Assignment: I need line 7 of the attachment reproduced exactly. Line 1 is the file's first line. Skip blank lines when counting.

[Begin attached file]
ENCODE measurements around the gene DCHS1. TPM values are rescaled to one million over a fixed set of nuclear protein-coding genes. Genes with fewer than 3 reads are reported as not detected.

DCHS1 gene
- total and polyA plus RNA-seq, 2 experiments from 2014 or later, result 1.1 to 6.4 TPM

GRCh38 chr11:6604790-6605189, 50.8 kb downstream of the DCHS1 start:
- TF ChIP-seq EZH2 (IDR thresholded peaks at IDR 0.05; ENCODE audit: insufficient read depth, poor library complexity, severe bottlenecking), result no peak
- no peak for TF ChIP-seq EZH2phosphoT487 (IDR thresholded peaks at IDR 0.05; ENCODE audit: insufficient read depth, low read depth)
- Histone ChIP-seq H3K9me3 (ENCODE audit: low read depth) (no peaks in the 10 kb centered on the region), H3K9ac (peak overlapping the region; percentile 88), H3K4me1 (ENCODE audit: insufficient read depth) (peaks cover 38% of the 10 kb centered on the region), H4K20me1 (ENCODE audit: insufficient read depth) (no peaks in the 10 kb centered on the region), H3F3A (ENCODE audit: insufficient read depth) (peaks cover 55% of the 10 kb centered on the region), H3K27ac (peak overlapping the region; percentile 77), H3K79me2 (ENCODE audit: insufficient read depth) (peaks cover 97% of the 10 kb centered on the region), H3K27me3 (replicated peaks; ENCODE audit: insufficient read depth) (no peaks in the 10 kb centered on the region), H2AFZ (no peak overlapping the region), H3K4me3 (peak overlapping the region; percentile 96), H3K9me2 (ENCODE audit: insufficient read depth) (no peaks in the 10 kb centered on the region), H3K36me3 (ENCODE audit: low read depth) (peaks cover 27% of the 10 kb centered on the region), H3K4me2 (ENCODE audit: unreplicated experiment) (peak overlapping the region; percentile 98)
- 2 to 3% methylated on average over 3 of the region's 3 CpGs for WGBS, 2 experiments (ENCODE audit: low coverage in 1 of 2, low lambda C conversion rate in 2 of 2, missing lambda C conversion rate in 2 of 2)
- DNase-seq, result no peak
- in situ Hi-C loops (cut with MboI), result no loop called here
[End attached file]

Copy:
- Histone ChIP-seq H3K9me3 (ENCODE audit: low read depth) (no peaks in the 10 kb centered on the region), H3K9ac (peak overlapping the region; percentile 88), H3K4me1 (ENCODE audit: insufficient read depth) (peaks cover 38% of the 10 kb centered on the region), H4K20me1 (ENCODE audit: insufficient read depth) (no peaks in the 10 kb centered on the region), H3F3A (ENCODE audit: insufficient read depth) (peaks cover 55% of the 10 kb centered on the region), H3K27ac (peak overlapping the region; percentile 77), H3K79me2 (ENCODE audit: insufficient read depth) (peaks cover 97% of the 10 kb centered on the region), H3K27me3 (replicated peaks; ENCODE audit: insufficient read depth) (no peaks in the 10 kb centered on the region), H2AFZ (no peak overlapping the region), H3K4me3 (peak overlapping the region; percentile 96), H3K9me2 (ENCODE audit: insufficient read depth) (no peaks in the 10 kb centered on the region), H3K36me3 (ENCODE audit: low read depth) (peaks cover 27% of the 10 kb centered on the region), H3K4me2 (ENCODE audit: unreplicated experiment) (peak overlapping the region; percentile 98)